3 1/2 ounces (1/2 cup) light brown sugar
1 3/4 ounces (1/4 cup) granulated sugar
1 teaspoon cinnamon
1/4 teaspoon freshly grated nutmeg

powdered sugar

Preheat the oven to 325 degrees F. Line a 9" square baking pan with a parchment sling and spray with baking spray (such as Pam for Baking--yes, another favorite).

For the cake batter, put the butter in the bowl of a stand mixer fitted with the paddle attachment. Add the sugar and salt and cream them together with the butter, beating for about 2 minutes. Mix in the vanilla. Add the eggs one at a time, beating well after each addition. After the last egg has been added, continue to beat for another 3 minutes, until the mixture looks smooth and fluffy. Gently stir in the flour and baking soda, just until incorporated. Then stir in the yogurt until well blended. Spread the batter in the prepared pan and bake for 30 minutes.

While the cake is baking, prepare the topping. Place the sugars, flour, salt, cinnamon and nutmeg in a bowl and mix them together, breaking up any lumps in the sugar. Add the butter, and work together with your fingers until you have crumbs of varying sizes. After the 30 minutes is up, remove the cake from the oven. Scatter the crumbs evenly over the top, and return the pan to the oven to bake for 15 to 20 minutes longer. The cake is done when a toothpick inserted in the center comes out clean. Remove the cake from the oven and cool it on a rack. Once the cake is cool, dust the top with powdered sugar.

Tuesday, September 1, 2009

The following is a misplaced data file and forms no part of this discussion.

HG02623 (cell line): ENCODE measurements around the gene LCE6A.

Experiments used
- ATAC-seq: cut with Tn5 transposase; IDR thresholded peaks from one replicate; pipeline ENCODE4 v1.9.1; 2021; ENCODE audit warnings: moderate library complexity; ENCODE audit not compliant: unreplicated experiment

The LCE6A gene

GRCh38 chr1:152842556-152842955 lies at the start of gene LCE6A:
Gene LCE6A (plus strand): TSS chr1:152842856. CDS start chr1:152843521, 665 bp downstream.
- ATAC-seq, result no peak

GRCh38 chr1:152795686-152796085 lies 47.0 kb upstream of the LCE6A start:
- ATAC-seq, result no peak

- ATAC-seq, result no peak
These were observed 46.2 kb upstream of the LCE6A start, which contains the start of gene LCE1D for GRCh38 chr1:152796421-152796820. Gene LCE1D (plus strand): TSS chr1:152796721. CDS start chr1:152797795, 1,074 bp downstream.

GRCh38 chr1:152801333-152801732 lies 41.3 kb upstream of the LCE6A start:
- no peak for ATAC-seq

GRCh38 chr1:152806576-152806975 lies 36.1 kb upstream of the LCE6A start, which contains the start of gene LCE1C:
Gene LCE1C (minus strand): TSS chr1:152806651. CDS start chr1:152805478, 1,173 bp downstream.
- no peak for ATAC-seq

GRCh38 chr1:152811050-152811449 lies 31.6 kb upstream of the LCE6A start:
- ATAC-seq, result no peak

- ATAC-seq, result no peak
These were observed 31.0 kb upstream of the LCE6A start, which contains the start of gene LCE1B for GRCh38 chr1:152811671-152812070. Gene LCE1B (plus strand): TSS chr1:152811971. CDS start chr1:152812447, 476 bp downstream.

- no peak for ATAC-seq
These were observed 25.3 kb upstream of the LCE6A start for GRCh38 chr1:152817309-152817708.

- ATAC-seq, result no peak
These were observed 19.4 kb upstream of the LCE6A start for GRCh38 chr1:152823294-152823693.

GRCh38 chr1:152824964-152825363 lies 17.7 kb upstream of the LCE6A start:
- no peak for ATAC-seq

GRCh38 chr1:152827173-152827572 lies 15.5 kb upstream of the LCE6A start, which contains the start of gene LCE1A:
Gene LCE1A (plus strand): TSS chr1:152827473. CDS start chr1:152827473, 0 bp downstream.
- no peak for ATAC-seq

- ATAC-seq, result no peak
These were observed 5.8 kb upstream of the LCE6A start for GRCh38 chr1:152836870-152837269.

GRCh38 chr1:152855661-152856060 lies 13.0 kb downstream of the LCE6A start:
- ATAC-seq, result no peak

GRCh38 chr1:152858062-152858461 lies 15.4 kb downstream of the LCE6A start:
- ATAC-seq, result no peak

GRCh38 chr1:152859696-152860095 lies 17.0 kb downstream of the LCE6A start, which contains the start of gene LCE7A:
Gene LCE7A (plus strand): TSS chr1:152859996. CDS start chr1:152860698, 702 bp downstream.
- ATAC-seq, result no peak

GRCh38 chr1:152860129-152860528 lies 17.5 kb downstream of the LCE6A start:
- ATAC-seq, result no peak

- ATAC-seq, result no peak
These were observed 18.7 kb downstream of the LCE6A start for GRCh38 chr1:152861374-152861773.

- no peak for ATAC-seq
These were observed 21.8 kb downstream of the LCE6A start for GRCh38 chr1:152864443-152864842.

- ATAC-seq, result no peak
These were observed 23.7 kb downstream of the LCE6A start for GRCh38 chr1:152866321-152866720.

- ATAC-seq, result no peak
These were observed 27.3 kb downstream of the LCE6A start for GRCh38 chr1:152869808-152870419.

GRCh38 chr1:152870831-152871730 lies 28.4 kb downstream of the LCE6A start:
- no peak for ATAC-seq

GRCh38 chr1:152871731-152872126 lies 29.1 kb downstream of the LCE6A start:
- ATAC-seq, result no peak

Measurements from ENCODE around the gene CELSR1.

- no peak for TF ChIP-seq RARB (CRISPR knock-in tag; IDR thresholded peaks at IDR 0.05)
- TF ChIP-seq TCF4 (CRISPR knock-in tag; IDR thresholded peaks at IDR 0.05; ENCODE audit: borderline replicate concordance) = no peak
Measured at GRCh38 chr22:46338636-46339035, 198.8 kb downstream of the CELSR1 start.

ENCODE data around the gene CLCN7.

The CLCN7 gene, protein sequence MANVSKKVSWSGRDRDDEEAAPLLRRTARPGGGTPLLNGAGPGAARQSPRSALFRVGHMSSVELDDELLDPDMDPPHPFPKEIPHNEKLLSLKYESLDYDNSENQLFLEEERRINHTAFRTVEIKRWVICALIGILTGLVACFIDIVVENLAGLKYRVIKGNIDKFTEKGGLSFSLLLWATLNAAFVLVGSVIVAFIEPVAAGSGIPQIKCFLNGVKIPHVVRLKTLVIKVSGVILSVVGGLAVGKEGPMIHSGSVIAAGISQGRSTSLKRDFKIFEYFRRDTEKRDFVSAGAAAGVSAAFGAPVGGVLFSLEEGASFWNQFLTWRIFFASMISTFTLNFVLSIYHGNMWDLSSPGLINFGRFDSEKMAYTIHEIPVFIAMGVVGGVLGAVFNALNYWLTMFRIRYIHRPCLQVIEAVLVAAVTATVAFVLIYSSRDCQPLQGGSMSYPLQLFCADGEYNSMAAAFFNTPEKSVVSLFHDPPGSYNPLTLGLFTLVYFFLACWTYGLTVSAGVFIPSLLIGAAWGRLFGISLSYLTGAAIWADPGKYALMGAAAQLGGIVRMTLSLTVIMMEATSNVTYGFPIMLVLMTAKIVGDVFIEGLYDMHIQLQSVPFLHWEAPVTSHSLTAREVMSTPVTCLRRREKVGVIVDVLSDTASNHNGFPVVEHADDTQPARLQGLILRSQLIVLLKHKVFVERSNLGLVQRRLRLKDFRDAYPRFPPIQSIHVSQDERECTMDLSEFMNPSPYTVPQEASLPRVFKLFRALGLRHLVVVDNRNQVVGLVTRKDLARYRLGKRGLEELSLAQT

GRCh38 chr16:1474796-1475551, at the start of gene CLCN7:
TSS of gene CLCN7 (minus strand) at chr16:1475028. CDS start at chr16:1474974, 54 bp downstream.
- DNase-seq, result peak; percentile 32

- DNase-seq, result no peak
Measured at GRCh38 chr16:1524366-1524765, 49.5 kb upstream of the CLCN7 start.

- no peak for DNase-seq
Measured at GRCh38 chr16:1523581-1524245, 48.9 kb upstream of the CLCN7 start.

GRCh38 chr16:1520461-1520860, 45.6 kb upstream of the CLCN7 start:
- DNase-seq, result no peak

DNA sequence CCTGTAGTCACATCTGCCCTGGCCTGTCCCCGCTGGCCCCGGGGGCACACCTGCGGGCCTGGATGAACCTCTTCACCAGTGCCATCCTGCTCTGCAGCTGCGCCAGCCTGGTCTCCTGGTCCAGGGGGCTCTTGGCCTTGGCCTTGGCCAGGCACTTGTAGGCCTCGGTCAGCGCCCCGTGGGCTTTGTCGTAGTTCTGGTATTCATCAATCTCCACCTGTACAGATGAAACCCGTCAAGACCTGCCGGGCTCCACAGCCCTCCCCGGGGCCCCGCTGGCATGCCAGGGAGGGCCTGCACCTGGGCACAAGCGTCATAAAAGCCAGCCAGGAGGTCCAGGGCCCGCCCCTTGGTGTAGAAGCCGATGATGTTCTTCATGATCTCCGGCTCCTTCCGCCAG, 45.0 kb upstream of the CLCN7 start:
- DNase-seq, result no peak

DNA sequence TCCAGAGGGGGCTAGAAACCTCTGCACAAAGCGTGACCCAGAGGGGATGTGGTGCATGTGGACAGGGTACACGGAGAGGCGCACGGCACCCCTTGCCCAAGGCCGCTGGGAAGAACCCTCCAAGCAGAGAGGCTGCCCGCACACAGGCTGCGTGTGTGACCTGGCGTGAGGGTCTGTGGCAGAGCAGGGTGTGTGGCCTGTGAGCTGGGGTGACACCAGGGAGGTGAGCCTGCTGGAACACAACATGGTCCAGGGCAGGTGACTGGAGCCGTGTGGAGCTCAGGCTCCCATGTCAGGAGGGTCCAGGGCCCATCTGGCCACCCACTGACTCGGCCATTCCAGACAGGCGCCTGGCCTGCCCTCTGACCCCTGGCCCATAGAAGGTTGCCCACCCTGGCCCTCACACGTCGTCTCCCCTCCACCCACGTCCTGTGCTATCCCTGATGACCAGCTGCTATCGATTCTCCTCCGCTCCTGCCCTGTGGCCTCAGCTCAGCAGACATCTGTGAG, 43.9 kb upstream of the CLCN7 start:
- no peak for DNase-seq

Brownies on the brain

I really think that something happens to your brain during pregnancy. And while it may seem to return to normal, it's never quite the same afterwards. I particularly noticed this when I was pregnant with Brianna. My memory had some definite issues. On many occasions I ended up telling Jamie, "I believe that you told me _____. I just have no recollection of it..." (Heck, that one still happens--I do wonder if lack of sleep also kills brain cells...) One big sign of my absent-mindedness was when I was baking. One recipe in particular was a problem on several different occasions.

Quite a few years back, one of my aunts gave me a recipe for Black and White Cheesecake Brownies. I think it must have originally come from the back of a bag of Nestle Mini Morsels. Any time I would make these brownies, everyone would rave about them. I must have messed them up at least three times when making them while pregnant with B. One time I put the salt that was supposed to go in the brownie base into the cheesecake batter. Not good. Another time I set the oven to the completely wrong temperature (I must have had pizza on the brain, because I set it way too hot) and realized it about 20 minutes into baking them. I know I messed them up at least one other time, but I can't remember what I did wrong (see, I told you it doesn't really get better after you have the baby...). Fortunately, I have made them since without incident, so it wasn't a completely permanent sort of thing.